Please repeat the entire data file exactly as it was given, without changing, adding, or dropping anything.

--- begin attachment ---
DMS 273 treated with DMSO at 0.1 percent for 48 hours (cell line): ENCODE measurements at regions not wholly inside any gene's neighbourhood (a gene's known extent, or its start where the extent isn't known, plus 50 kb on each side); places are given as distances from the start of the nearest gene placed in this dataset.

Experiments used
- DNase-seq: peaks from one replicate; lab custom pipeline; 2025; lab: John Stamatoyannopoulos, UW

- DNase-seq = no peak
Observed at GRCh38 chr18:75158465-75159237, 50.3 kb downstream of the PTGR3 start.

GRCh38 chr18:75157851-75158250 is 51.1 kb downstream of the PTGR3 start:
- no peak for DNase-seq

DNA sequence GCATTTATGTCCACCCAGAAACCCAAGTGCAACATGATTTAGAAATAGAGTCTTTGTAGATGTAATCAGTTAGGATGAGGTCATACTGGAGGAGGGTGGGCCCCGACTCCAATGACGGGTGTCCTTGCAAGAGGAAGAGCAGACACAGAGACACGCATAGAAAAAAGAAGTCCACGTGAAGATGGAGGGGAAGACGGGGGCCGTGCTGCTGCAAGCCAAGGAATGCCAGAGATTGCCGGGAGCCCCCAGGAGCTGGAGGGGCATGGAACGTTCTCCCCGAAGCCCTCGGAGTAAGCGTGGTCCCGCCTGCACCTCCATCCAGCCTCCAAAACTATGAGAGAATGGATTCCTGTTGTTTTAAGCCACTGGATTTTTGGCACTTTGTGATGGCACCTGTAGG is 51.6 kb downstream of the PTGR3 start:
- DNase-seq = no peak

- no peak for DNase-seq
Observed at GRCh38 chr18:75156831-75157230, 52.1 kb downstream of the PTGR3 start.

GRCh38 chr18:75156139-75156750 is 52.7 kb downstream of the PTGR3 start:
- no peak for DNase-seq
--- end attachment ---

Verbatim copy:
DMS 273 treated with DMSO at 0.1 percent for 48 hours (cell line): ENCODE measurements at regions not wholly inside any gene's neighbourhood (a gene's known extent, or its start where the extent isn't known, plus 50 kb on each side); places are given as distances from the start of the nearest gene placed in this dataset.

Experiments used
- DNase-seq: peaks from one replicate; lab custom pipeline; 2025; lab: John Stamatoyannopoulos, UW

- DNase-seq = no peak
Observed at GRCh38 chr18:75158465-75159237, 50.3 kb downstream of the PTGR3 start.

GRCh38 chr18:75157851-75158250 is 51.1 kb downstream of the PTGR3 start:
- no peak for DNase-seq

DNA sequence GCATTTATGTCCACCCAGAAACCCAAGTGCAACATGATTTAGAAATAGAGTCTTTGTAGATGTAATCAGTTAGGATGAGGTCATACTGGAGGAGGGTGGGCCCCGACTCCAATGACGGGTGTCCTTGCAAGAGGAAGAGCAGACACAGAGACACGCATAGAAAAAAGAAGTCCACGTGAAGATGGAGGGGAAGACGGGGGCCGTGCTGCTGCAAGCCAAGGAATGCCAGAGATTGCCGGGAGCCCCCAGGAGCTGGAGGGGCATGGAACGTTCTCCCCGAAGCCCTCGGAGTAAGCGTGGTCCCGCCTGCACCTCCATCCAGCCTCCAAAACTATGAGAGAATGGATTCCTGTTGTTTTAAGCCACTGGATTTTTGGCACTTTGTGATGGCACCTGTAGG is 51.6 kb downstream of the PTGR3 start:
- DNase-seq = no peak

- no peak for DNase-seq
Observed at GRCh38 chr18:75156831-75157230, 52.1 kb downstream of the PTGR3 start.

GRCh38 chr18:75156139-75156750 is 52.7 kb downstream of the PTGR3 start:
- no peak for DNase-seq